This month marks the second anniversary of President Barack Obama’s Jumpstart Our Business Startups, or JOBS, Act. I got a call this week from BIO, the national biotechnology industry trade organization, to discuss the law’s impact on San Diego’s biotech community and how it helped build the recent explosion of initial public offerings in the nation.
It has rejuvenated the industry, said Faheem Hasnain, CEO of San Diego-based Receptos Inc.
There have been 80 biotech IPOs since the 2012 JOBS act was signed, compared with 32 in the two recession-ridden years previous. Many of these have been in San Diego.
“With almost triple the number of IPOs, it’s a significant jump,” said Charles Crain, senior manager of tax and financial services policy at BIO. “There were lots of factors involved, but the JOBS Act was a big part of that.”
The biggest impact the JOBS Act has had is allowing companies to file prospectuses confidentially, taking the pressure off of smaller companies that might not have been able to easily drum up investor interest otherwise.
Filing confidentially allowed Receptos (Nasdaq: RCPT) to test out the investment landscape without scrutiny, which has typically been a huge hurdle for smaller companies, Hasnain said. It’s a costly proposition to attempt going public, and if a company finds out they aren’t ready or doesn’t have mature enough data, publicly filing can be a real hindrance for a biotech.
“The regulatory burden can be pretty tough on a small, burgeoning, newly minted public company,” Hasnain said. “The regulatory relief gives us more of a practical road map to get your company to a point where your stocks are compliant.”
Explaining the intricacies of a disease mechanism, and the way a drug attacks it, is far more complex than can easily be described in your typical 30-minute investor presentation given during a road show, Hasnain said. With the privacy clause, he was able to reach out to investors in the weeks and months before announcing Receptos was going public — helping investors of all walks of the financial community to understand the premise and promise of his company.
“Getting access to capital is the lifeblood of industry, especially so given how capital-intense our business is,” Hasnain said.
Biotechs typically have relied on the venture capital model, which helps startups initially get off the ground with smaller investments. But venture capital can’t provide the same sort of funding needed for later-stage trials, which require tens of millions of dollars to start and complete.
“We’ve seen a lot of great companies now be able to have a more sustainable future,” Hasnain said. “I think it will spur innovation overall for our industry, as opposed to drip-feeding capital into companies that obviously have potential for innovation.”
Biotechs now have a much better shot to really see meaningful clinical progress with their medicines, Hasnain said, and to do the right kinds of studies in the right populations.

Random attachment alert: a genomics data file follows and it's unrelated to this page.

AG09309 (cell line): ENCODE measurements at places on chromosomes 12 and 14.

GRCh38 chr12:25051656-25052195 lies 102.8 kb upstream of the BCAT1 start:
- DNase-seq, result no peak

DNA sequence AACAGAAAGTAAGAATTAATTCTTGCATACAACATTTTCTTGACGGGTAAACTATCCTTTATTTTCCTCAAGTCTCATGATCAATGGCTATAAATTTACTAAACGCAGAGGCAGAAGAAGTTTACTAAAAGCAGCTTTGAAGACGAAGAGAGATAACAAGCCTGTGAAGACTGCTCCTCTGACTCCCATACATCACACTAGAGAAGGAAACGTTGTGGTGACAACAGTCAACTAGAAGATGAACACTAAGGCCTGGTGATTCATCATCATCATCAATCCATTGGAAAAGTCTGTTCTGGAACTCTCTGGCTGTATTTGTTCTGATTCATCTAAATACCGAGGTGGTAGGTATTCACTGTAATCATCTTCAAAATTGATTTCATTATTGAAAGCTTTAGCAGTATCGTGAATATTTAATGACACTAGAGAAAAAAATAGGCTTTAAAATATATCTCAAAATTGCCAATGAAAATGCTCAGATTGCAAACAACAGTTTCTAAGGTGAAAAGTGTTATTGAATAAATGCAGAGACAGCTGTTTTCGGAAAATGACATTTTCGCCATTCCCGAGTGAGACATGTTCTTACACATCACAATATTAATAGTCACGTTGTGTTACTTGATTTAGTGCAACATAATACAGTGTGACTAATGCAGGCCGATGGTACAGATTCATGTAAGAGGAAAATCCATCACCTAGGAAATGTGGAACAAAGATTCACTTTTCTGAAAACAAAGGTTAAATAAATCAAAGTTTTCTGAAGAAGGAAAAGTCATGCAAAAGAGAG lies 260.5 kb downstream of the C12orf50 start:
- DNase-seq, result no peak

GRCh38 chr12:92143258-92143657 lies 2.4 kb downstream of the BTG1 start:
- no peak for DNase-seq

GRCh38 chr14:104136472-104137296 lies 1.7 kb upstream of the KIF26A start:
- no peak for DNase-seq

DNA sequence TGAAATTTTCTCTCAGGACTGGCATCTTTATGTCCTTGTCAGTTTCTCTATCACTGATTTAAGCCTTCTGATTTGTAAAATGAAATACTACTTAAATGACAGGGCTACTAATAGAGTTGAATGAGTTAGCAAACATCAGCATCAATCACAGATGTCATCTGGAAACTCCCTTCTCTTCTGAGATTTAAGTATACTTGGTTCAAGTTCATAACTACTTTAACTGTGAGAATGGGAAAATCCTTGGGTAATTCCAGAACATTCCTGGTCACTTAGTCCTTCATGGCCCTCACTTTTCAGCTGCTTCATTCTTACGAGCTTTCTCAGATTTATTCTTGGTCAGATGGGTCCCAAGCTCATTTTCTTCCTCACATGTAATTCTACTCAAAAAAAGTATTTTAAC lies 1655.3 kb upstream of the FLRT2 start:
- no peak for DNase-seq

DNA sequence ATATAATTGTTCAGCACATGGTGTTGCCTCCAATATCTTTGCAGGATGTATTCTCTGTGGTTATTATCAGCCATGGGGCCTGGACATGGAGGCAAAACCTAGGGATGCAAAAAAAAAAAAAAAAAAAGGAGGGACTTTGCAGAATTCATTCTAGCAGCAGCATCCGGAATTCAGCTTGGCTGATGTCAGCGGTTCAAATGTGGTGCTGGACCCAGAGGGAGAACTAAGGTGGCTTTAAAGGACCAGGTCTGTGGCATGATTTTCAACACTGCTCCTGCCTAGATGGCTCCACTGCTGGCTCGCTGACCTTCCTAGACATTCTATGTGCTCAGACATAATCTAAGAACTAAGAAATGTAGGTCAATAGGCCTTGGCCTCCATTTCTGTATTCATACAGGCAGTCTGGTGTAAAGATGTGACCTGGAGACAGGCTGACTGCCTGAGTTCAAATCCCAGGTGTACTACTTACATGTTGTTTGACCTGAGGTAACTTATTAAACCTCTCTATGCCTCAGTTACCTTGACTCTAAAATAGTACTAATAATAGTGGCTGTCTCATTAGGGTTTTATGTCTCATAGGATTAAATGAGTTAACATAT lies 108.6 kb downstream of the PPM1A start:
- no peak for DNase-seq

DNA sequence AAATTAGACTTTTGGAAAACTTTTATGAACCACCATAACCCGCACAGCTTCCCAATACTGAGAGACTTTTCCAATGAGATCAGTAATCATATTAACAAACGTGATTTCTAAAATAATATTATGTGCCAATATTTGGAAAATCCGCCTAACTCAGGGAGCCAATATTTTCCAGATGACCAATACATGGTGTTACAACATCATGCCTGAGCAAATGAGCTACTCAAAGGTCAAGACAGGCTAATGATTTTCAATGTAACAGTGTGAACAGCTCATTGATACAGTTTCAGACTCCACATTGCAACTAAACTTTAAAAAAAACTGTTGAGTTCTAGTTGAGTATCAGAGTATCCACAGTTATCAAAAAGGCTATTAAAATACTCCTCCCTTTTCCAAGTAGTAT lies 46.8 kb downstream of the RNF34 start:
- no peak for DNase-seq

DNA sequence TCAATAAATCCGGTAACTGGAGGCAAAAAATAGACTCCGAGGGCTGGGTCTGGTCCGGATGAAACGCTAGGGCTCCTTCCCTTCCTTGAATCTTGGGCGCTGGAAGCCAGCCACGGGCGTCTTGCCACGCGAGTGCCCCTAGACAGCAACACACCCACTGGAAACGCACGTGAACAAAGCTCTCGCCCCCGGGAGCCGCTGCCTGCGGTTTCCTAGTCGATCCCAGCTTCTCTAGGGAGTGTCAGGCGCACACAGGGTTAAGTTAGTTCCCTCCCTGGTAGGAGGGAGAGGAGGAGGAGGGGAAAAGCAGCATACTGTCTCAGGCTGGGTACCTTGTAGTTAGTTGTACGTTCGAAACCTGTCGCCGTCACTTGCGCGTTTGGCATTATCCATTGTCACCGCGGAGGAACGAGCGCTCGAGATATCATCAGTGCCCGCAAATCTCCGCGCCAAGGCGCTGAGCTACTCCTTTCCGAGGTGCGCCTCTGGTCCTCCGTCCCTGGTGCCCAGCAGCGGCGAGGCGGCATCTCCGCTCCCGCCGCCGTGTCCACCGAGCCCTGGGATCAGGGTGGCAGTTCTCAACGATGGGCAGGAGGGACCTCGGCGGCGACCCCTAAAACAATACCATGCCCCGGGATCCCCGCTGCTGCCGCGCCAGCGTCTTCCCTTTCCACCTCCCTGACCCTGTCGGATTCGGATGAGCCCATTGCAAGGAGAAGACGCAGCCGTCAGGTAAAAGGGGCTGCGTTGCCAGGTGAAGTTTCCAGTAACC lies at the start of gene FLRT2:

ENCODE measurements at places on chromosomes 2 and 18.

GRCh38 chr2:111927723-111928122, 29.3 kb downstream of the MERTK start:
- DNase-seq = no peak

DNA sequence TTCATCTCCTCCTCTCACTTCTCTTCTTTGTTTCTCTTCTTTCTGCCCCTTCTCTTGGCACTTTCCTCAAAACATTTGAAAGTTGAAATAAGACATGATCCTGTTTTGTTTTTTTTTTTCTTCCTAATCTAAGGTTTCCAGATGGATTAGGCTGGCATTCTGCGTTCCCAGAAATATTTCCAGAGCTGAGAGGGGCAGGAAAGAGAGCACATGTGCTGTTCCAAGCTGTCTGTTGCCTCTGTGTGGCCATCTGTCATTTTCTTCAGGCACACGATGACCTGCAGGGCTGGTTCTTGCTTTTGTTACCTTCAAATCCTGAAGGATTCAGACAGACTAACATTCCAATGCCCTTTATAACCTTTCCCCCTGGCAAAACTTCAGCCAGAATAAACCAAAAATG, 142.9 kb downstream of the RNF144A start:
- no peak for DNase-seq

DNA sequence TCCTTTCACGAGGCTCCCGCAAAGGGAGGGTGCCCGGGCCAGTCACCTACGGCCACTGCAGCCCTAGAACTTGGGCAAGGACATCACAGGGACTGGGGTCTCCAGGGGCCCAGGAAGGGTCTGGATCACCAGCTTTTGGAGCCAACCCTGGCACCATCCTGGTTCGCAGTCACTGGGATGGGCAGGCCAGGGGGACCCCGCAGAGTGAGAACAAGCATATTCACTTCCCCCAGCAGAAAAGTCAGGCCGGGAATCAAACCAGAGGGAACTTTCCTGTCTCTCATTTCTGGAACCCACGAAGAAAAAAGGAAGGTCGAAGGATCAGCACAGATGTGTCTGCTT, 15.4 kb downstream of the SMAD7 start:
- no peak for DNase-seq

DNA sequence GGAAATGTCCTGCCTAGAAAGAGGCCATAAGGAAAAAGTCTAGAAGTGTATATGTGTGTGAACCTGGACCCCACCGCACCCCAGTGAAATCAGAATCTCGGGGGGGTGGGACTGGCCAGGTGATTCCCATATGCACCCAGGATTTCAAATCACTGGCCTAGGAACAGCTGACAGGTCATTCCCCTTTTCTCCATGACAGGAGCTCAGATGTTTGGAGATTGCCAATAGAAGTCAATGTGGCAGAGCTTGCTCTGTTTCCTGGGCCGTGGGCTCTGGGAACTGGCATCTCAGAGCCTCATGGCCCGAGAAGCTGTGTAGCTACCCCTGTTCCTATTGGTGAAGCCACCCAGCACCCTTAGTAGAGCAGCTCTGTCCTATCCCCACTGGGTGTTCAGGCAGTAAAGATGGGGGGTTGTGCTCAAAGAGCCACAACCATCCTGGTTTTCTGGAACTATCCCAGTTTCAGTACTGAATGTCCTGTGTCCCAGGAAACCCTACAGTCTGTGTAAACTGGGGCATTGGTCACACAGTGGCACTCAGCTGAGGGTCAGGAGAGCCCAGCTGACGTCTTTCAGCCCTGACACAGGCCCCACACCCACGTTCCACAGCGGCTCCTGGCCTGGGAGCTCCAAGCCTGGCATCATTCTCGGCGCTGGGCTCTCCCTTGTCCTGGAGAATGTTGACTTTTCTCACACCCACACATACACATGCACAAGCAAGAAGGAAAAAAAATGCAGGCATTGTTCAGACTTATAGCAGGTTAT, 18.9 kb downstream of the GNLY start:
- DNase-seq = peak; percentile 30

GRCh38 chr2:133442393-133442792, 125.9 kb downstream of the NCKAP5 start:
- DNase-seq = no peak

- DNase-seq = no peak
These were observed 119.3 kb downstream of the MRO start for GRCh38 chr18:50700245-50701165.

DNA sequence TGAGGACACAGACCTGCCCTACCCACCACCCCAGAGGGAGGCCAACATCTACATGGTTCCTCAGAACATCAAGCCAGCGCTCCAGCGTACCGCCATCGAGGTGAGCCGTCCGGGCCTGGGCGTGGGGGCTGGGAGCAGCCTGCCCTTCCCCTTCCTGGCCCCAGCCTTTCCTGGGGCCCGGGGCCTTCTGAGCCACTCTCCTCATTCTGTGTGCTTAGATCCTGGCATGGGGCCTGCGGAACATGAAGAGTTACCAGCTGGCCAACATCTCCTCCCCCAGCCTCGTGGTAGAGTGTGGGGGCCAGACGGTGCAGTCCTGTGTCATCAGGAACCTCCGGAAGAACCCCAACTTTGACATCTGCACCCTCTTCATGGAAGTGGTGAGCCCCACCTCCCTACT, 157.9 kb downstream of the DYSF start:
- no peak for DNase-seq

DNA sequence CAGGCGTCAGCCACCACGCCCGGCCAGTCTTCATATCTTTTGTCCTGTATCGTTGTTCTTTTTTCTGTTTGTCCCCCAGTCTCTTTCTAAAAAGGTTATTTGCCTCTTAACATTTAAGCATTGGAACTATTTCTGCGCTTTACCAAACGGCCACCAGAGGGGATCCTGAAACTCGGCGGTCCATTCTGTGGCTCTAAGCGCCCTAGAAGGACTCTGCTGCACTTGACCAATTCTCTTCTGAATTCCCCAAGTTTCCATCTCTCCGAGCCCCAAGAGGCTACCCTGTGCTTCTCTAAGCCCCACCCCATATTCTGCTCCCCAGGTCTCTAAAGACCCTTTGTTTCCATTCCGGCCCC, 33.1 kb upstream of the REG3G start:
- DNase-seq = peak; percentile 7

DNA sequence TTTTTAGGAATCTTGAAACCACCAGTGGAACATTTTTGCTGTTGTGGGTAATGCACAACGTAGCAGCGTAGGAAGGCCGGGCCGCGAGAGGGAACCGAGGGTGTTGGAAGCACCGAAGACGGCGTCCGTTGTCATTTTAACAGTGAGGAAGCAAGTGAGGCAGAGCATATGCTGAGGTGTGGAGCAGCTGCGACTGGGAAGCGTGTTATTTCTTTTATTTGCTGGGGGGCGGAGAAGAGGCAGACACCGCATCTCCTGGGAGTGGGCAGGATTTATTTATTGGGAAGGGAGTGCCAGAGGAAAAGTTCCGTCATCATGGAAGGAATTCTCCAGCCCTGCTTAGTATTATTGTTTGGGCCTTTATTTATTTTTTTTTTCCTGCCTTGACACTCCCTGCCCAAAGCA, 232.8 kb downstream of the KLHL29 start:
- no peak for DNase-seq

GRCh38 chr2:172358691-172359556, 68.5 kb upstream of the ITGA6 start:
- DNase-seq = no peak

“From a D.C. perspective, we often hear so much about the political gridlock in Washington — Congress is rarely told they do anything right,” Crain said. “In this case, it’s a resounding ‘yes’ they’ve done something right. It’s had an extraordinary impact on companies and a real-life impact on patients.”
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Zogenix Inc., the San Diego drugmaker embroiled in controversy over its new opioid painkiller Zohydro ER, finally has a win under its belt. It has successfully blocked an order from Massachusetts Gov. Deval Patrick to ban the drug in that state.
Patrick had banned the drug March 27, announcing the state was in a public health emergency for its prevalence of opioid drug abuse.
The U.S. District Court of Massachusetts granted a preliminary injunction against Patrick’s ban, finding that allowing the state to overturn the Food and Drug Administration ruling was an obstruction of the federal agency’s authority.
“We invite concerned officials to engage with us to discuss fair and appropriate safeguards for pain medications like Zohydro ER rather than seeking to ban or restrict one specific treatment,” Zogenix CEO Roger Hawley said in a statement.
The ruling in Zogenix’s favor has helped the stock value, which has fluctuated madly in the past year as the company has battled one criticism after another. The ruling led to a 15 percent stock surge on the day of the announcement for Zogenix (Nasdaq: ZGNX), though it still faces an onerous battle to successfully commercialize a drug so fraught with misconception.
Send news about locally based health care organizations, biotech and clean-tech to Meghana Keshavan at email@example.com. She can be reached at 858-277-6359.